Typecast as a Designer

Typography has always figured prominently in the work of American conceptual artist Barbara Kruger, never more so than in this installation at the temporary Stedelijk in the Stedelijk Museum in Amsterdam. Kruger’s work is part of the series of “Taking Place” exhibitions, hosted by the museum to allow contemporary artists to express themselves in innovative and experimental ways in the unfinished space of the Stedelijk.

For her art installation, Kruger chose the museum’s largest gallery, the Hall of Honor, and wrapped the floor and walls with text printed at a monumental scale. The aphorisms set forth are emotion-charged, powerful and in-your-face unavoidable.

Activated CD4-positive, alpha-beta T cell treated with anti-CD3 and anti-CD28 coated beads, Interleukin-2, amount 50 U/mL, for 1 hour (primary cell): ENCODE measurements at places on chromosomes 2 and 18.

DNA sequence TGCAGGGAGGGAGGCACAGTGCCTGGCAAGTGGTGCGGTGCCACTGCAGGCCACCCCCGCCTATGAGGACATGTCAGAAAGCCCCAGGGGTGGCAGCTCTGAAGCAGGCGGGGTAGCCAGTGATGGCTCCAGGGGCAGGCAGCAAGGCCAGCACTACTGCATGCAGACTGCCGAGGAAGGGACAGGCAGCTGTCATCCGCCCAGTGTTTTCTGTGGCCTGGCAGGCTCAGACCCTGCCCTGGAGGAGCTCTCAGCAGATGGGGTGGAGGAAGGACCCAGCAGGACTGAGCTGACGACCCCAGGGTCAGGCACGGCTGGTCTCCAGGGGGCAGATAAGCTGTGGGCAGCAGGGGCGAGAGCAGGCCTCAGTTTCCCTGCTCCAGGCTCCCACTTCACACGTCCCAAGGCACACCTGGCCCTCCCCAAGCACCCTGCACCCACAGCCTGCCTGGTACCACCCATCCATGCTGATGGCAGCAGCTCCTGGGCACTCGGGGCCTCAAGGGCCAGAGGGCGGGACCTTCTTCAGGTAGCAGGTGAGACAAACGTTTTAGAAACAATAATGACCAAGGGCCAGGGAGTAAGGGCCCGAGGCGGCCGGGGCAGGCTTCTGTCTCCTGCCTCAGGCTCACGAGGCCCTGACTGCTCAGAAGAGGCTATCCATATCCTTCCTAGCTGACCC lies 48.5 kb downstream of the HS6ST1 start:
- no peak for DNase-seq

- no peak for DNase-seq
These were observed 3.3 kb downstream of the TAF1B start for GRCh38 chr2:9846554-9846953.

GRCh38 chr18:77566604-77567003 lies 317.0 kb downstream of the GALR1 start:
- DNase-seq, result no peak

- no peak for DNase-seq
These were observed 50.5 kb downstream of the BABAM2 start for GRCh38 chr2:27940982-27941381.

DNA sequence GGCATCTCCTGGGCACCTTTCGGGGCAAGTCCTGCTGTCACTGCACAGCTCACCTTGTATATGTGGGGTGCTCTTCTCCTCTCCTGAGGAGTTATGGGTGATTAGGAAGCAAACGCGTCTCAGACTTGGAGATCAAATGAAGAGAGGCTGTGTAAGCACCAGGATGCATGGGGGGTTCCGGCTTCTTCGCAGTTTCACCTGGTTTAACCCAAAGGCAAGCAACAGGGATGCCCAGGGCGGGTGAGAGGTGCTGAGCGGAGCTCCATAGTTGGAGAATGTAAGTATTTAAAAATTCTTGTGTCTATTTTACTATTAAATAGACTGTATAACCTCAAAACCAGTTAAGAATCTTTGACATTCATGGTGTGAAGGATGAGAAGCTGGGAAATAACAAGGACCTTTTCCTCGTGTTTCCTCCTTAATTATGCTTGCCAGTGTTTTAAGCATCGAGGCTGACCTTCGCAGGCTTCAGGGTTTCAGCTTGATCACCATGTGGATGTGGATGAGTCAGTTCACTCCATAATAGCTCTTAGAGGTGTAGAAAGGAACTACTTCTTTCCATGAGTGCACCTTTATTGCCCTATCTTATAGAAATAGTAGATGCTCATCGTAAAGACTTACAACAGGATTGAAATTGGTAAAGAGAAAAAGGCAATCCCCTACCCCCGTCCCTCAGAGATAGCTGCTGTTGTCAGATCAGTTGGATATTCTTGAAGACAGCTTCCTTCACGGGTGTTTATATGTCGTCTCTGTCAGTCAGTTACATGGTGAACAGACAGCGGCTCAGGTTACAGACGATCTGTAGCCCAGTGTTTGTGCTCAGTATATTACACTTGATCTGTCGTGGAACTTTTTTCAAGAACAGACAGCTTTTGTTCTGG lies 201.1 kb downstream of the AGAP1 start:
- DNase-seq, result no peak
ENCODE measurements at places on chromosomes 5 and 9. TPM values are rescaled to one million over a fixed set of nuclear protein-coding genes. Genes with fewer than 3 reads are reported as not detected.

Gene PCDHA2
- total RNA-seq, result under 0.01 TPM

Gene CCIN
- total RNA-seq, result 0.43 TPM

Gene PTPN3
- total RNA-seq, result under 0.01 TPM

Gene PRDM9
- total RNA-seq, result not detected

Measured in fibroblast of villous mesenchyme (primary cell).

A strong graphic design bias is visible in Kruger’s art. That is understandable since that represents a large part of her career. She worked as a designer, picture editor and art director at such publications as Mademoiselle, House and Garden and Aperture. Earlier while at Parsons School of Design, she had studied with photographer Diane Arbus. This training still informs her work. Known for a style that is both compelling and unsettling, Kruger has perfected the use of tightly cropped, large-scale black-and-white photographic images overlayered with white text in Futura Bold reversed out of a red band, or vice versa. A natural-born provocateur, she has used her art as a platform to make pithy observations on religion, sex, racial and gender stereotypes, corporate greed, consumerism and other hot topics of our time.

What’s intriguing about Kruger’s work is the use of graphic design devices to give her installation immediacy and impact. Even before learning who created the typographic exhibition at the temporary Stedelijk, it was obvious that the artist had to come from a graphic design background.